I spent a week with Pride in Paris.
The first three days were full and fast;
he flattered me and made a great impression.
The Tower rose over us, magnificent
even out of sight.
On Wednesday I began to notice
the way he covered my eyes a little roughly
(a few times too often to laugh at)
when the spring sun quit his brassy roar
and the starlight sang sweetly
of sudden death—for to them, they’d say,
all things are sudden, none strange—
the way his sinews tightened against bone
in recoil when I sneezed or made a stink,
the way his loud laughs shortened
into sharp hard stones
when, across the restaurant, or at the other end
of the cafe some man or woman would burst
and begin to sob, as people eating
with their lovers tend to do.
On Saturday he drove me to a field
on a winding road, and all was forgiven.
But on Sunday we walked by church bells ringing.
His face flashed, downright stormy, and he told me
with smoke in his eyes I must love him
forever, him only, so I ran in to the chapel doors and left him
steaming and spurning to follow.
To Silver Diner with a friend in her red
two-door and who should I see but Lust!
We dated in high school, and I admit
I’ve thought since then of his dark hair
and impossible golden eyes.
He flashed at me and we were off.
I remember warm sticky fingers,
tongues in ears, a red light flashing
quiet, and small, and piercing, and fingernails
against hipbone and the feeling
of drowning and him licking his lips.
It was a beautiful day in the city—oh silver
city! the moon’s got nothin on you, babe.
He was charming and charmed me: pale calf
leather shoes, dark jeans, a twisted-up
double-meaning grin, young for his age
and thin, of course—almost too thin,
too much bone to the touch of my hand on his hip.
He squeezed my shoulder in the light, the fluorescent
frenzy of sunset in Times Square, ushered me
into shop after surging shop: shoe-shop, dress-shop,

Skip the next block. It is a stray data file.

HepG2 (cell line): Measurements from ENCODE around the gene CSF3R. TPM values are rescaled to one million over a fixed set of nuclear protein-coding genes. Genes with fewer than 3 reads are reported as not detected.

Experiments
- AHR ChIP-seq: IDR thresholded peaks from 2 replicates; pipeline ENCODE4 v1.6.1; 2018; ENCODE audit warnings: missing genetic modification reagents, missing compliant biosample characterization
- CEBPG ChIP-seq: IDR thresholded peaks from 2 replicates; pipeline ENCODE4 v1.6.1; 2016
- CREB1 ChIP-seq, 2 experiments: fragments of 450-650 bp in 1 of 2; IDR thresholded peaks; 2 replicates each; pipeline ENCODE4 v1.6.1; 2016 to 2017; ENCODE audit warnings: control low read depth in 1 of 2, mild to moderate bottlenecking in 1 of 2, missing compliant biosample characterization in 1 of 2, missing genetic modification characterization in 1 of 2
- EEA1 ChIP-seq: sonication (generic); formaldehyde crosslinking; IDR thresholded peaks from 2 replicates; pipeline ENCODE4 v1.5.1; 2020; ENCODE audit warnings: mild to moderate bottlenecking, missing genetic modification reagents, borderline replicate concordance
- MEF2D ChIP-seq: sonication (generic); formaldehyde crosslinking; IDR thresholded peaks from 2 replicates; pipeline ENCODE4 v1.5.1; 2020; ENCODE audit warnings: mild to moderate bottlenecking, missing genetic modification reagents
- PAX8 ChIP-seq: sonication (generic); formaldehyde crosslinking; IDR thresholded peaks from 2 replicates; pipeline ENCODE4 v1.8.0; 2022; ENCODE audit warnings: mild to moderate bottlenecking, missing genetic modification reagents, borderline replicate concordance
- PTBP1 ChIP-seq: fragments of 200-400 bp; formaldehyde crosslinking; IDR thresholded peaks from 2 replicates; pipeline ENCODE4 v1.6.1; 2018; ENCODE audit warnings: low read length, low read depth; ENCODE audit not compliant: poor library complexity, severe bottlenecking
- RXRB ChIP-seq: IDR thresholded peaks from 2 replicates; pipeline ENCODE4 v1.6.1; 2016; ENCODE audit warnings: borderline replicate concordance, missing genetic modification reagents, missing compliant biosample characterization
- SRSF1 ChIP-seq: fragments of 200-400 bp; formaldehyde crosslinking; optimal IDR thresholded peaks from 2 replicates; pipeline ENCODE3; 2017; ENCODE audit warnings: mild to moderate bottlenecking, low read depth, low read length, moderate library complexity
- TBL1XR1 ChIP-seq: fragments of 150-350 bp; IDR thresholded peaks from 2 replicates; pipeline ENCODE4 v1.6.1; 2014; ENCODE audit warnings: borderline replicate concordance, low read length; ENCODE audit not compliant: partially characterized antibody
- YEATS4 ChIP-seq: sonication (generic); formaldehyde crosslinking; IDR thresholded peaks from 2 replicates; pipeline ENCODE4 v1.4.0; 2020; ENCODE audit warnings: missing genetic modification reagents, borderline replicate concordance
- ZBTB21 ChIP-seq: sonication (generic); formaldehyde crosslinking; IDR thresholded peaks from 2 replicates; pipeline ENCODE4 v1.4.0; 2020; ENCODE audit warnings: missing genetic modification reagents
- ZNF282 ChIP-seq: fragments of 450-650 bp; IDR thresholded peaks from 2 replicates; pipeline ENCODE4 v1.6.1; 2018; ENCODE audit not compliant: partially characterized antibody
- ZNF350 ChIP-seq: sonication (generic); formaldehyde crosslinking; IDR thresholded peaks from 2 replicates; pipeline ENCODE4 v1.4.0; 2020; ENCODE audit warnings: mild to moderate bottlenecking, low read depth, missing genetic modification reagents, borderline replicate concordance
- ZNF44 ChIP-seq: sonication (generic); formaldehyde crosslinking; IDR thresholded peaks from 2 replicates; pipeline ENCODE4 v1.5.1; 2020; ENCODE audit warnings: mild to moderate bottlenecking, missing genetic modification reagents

hat-shop, chocolate-shop, bag-shop, west-shop,
east-shop, street-shop, binge-shop, lock-shop,
trust-shop, chess-shop, box-shop, bread-shop,
money-shop, mouse-shop, mop-shop, shop-
shop, water-shop. But Greed, I started to com-
plain, I hate rodents, I’m allergic to wheat, but he
assured me, Don’t worry, and we flew on
through the green gold amber olive flashing
white and periwinkle elbows straps and eyes
and silver hangers, gold
teeth and I said Let’s go to the sea—twisted
smile—or the lake—he pulled me harder—I’d be happy
with the pool—and he was muttering, oily rainbows
between up-down up-down wide-side
pale calf leather on the pale gray street and I lost him
freely in the fog.
It was going great with Jealousy until
(everyone watching us with green eyes;
he had the courage to kiss me in public)
he started to ask—but sweetly, from beneath
ebony eyelashes and olive skin—What do you think
about your friends; I replied What kind
of question is that and he said Do you have any friends
and because I could not understand
my own hesitation I said I have them, yes
and he said Like who, who is your friend
so I said I don’t know, like Jeanne I guess—
you met Jeanne, remember and he said Oh yes,
she was wearing a red dress. Tell me
about the others, what do they look like
and I said What do you mean
look like, and held in you bastard, still unsure
of the relevance of all of this and he said to me
I would like to know the color of their eyes
and kissed me. We were in the park, under
a blue cloudless sky, and I swear even the birds
landed to tilt their heads and cluck about us,
sensing heat, wondering Would she pull away and whether
they could revel in the ripping
asunder of these most beautiful people since Adam
and Eve, but instead I smiled sweetly,
went home without a word and called up Jeanne,
asked her to burn her red dress or else to dump me,
and never, ever again looked for those emerald eyes.